complex nature because of multi-trade unionism.

The word "collective bargaining' was first used by Beatrice Webb about hundred
years ago in the beginning of twentieth century. But the term was not defined by Beatrice
Webb. According to International Labour Organisation "negotiations about working
conditions and terms of employment between an employer, a group of employers or one or
more organisations or employers on the one hand and one or more representative organisation
of workers on the other with a view to conclude agreement is known as "collective
Thus "collective bargaining" is that arrangement whereby the wages and conditions of
employment of workmen are settled through a bargain between the employer and the
workmen collectively whether represented through their Union or by some of them on behalf
of all of them.
In the present day collective bargaining has become a general feature in all industry.
Any agreement collectively arrived at is generally observed by both the employers and
workmen who are not a party to it. Of course the Trade Union movement in India has not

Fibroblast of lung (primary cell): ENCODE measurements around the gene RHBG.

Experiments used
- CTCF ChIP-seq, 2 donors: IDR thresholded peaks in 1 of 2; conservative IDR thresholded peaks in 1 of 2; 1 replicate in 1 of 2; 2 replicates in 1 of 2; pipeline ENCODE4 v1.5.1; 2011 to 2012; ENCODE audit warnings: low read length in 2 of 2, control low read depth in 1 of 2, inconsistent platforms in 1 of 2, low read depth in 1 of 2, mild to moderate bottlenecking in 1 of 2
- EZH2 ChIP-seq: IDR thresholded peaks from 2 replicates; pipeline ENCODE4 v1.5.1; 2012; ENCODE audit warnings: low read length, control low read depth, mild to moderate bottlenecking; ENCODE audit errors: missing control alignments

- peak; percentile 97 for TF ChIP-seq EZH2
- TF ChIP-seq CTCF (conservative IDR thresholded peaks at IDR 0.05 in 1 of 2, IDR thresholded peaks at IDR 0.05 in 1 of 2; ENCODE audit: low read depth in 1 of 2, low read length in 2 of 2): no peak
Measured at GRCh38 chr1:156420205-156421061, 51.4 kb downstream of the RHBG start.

1 I.L.O . Collective Bargaining; A Workers Education Manual. Geneva, 1960. p. 3.

been able to reach that standard which its counterpart, in other developed countries could, yet
it has done much. The object of any labour movement at all times is "to seek an ever rising
standard of living, which means net only more money but more leisure and a richer cultural
life."2 Collective bargaining is not a means of seeking a voice in management. 3 it is, no doubt,
a method adopted by Trade Unions in championing the cause of their members.



Collective Bargaining in India emerged much later as compared to its emergence in

the other developed countries. Collective bargaining is a technique by which disputes

of employment are resolved amicably, peacefully and voluntarily by settlement between
labour unions and managements. The method of collective bargaining in resolving the
Industrial dispute, while maintaining industrial peace has been recognized as the bed rock of
the Act. A reflection of collective bargaining is found in Section 3 of the Industrial Disputes
Act, 1947.